I’m Starfoxy. I’m a married at home parent to two little boys. I’m a nursery leader in one of our ward’s nurseries. I have a degree in Astrophysics. I will also be blogging here regularly from now on, about which I am very excited.
Everyone has a thing. Something that you fixate on. Something that you care about, and think really matters. Lots of the time, people will agree with you that, yes, it does matter. Sometimes they won’t. Sometimes your thing is something you have a career in, sometimes not. My husband’s thing is intellectual property, and copyright law, he’s a software engineer.
My thing is the representation of women in media. I fixate on and analyze advertisements, movies, TV shows, news broadcasts, and books. Someday I would like to be Jean Kilbourne. I could go on for hours about some of this stuff, long after other people have lost interest.
One thing that I’ve come across is called the Bechdel test or rule. The rule was popularized by Alison Bechdel in her comic strip “Dykes to Watch Out For.” Ms. Bechdel says that the rule originated with one of her friends, and is alternately called the Mo Movie Measure, or the Bechdel-Wallace test.
A movie is said to pass if it meets these three reqirements:
- It has at least two female characters in it.
- They talk to each other…
- About something other than a man.
This test is surprisingly stringent, and lots of movies that have ‘strong female characters’ do not pass this test. The thing I really like about this test is the ambiguity in the last requirement. If you get strict about it, you could even say that some chick flicks fail this test, because the whole movie revolves around ‘catching’ a man, no matter how many women are in it.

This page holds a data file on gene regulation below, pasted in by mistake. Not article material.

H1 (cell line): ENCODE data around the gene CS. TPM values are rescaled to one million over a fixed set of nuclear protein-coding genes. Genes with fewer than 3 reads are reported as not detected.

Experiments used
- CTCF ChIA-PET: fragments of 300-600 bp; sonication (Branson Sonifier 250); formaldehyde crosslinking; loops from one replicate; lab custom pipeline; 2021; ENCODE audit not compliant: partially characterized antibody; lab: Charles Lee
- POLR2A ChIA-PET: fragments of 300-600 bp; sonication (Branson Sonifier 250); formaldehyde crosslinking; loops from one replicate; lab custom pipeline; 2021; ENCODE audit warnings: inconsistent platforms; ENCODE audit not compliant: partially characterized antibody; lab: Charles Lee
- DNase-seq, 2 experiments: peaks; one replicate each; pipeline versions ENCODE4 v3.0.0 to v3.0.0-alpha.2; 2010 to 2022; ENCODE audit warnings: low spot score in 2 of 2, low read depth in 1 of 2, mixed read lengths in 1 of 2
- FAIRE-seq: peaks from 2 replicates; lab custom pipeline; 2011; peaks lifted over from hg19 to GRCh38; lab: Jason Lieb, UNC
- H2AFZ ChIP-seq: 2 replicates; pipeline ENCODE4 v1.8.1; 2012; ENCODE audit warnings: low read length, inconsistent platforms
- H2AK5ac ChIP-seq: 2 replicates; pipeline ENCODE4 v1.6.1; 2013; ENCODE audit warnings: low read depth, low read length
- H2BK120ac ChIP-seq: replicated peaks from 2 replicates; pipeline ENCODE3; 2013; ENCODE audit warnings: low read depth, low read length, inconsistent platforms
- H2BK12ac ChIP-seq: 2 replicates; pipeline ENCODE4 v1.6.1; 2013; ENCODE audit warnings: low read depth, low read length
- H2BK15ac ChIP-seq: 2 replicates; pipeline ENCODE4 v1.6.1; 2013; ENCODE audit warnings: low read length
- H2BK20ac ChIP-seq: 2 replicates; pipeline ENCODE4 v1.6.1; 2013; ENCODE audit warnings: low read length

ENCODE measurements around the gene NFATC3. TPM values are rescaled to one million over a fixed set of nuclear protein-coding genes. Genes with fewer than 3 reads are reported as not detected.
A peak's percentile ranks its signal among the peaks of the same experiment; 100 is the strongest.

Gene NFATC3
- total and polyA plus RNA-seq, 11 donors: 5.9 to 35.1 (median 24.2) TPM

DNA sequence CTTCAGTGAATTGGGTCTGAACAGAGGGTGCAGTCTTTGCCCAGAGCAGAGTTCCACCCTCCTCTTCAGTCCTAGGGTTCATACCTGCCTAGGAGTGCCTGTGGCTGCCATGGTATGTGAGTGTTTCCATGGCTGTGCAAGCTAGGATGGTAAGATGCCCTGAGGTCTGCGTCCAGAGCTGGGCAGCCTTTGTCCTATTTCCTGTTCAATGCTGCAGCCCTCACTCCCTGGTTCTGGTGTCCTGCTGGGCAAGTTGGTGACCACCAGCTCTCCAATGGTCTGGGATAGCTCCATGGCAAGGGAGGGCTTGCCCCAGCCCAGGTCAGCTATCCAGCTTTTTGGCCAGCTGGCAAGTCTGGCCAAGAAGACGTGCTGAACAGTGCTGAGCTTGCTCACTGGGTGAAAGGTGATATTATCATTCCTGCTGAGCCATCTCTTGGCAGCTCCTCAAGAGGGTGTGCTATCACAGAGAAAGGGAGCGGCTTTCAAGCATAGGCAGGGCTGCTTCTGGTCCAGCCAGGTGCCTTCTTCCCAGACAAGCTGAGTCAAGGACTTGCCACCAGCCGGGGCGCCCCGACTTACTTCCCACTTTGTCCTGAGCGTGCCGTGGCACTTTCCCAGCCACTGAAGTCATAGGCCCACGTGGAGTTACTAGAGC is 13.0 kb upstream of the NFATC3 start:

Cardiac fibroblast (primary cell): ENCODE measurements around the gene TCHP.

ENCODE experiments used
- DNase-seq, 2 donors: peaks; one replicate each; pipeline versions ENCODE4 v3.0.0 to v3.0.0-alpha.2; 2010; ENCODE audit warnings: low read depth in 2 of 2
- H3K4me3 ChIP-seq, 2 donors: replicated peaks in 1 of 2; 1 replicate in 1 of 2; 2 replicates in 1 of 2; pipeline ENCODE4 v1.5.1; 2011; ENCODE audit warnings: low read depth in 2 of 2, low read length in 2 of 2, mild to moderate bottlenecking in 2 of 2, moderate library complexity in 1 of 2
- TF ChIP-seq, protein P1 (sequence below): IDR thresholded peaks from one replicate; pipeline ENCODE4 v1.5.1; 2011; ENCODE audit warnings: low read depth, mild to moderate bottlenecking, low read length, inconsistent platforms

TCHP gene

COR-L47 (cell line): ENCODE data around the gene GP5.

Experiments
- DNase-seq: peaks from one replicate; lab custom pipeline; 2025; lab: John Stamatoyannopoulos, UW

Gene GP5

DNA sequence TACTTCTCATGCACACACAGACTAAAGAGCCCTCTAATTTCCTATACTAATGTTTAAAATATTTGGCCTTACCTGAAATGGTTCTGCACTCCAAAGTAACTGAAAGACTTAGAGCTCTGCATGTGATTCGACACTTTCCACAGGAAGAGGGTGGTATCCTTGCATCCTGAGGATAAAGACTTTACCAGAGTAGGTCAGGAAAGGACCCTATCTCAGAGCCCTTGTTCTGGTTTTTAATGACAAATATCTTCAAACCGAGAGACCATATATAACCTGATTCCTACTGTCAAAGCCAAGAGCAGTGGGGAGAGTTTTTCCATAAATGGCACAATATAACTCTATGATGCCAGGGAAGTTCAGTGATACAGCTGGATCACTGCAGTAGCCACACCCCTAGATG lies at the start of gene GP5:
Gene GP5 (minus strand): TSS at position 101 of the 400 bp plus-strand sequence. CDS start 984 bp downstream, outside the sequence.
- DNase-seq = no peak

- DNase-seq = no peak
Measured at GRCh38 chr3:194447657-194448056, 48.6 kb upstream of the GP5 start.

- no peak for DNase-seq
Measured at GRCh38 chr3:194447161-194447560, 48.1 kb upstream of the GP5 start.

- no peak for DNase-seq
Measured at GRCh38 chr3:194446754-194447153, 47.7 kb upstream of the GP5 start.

The other thing I like about this test, is thinking of how a movie could be changed so that it would pass, and what those changes would mean. For example, Finding Nemo barely passes, only because Flo asks Peach about the patient’s root canal during an ensemble scene. However, if any one of a number of other characters were female the movie would easily pass the test. If one of the other aquarium fish were female, Nigel the Pelican, One of the sharks, or Crush the Turtle to name a few.
Another thing it brings up is what sorts of behaviors we like in men or women. Again from Finding Nemo, if Bruce the shark had been a woman she would have been a less likable character. The loud, pushy, male stereotype is more likable than the loud, pushy, female stereotype. While Bruce was obviously meant to be annoying, he was still funny, and likeable. If the only difference was a woman’s voice reading the same lines, she suddenly becomes an insufferable mother-in-law sort of character- practically a villain. This is a clear illustration of how our society feels about pushiness in women as opposed to men.
Whenever my husband and I watch a movie we bring up this test, and play “what if” with it. It’s a great way to open discussions about what sort of stories are told, the roles characters play, and how we would feel about them if they were different.